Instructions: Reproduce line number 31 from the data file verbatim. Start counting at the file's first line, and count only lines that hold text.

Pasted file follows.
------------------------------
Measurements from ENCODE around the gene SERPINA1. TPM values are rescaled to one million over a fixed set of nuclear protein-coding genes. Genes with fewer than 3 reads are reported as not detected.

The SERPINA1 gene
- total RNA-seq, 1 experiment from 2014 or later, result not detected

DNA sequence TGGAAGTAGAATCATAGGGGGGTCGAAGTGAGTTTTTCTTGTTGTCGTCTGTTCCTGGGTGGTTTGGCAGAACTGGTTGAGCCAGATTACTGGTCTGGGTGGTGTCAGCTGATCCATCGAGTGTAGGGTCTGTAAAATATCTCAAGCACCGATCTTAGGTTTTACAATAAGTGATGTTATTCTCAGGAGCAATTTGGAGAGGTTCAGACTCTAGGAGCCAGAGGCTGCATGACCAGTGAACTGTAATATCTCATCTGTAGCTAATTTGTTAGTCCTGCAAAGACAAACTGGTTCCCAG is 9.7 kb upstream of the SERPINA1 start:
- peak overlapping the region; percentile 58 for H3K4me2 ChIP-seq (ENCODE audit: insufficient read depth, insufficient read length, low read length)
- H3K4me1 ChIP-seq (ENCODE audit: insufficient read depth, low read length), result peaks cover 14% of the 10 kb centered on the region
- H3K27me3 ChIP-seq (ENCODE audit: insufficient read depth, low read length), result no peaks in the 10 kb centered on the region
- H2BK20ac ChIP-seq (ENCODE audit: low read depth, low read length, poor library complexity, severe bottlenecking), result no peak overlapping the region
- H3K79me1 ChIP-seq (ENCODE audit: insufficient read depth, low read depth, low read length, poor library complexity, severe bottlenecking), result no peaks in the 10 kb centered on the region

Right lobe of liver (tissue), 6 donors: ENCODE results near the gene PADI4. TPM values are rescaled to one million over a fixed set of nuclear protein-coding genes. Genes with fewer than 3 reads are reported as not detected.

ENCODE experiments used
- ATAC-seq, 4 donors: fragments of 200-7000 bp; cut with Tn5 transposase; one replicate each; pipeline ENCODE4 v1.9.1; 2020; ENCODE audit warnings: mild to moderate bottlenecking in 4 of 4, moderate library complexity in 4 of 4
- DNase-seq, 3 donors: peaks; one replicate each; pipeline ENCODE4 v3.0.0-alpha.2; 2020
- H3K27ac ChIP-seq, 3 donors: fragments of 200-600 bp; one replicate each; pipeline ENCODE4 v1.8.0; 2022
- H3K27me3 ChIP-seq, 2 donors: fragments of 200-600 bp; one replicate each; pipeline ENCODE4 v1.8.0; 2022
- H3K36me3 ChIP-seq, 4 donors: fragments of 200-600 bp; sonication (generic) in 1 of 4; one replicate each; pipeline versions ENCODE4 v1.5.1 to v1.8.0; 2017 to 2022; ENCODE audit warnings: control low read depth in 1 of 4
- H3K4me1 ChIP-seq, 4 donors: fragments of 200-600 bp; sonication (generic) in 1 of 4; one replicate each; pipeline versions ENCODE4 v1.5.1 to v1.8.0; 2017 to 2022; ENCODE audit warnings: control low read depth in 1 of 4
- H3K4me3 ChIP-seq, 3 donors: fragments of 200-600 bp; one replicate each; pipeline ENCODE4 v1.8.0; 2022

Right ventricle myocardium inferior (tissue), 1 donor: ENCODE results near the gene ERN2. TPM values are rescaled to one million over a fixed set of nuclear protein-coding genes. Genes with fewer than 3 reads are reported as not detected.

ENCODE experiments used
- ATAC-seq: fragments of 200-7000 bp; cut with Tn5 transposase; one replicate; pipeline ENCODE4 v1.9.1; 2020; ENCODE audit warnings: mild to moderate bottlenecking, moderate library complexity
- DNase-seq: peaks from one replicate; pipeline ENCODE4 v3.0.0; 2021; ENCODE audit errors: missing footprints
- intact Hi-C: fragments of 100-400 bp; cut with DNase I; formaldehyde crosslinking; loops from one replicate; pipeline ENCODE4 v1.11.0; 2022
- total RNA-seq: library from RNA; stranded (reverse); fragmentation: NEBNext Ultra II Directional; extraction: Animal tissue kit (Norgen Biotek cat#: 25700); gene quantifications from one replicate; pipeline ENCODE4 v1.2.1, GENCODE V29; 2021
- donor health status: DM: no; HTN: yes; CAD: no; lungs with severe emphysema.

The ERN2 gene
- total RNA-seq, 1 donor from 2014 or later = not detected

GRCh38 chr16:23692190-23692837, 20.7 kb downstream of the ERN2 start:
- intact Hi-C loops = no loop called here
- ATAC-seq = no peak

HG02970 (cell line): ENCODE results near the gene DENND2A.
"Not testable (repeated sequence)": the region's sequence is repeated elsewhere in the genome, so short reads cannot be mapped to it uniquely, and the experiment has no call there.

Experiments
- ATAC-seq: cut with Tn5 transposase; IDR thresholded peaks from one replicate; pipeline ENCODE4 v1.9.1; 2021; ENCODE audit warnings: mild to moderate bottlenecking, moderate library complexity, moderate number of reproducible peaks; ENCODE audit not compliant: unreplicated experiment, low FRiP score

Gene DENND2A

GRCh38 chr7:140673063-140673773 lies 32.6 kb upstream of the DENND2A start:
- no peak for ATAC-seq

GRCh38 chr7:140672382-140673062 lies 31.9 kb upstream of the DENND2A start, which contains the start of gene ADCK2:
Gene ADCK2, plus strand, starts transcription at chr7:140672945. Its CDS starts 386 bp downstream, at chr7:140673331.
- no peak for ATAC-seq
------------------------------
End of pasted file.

HG02970 (cell line): ENCODE results near the gene DENND2A.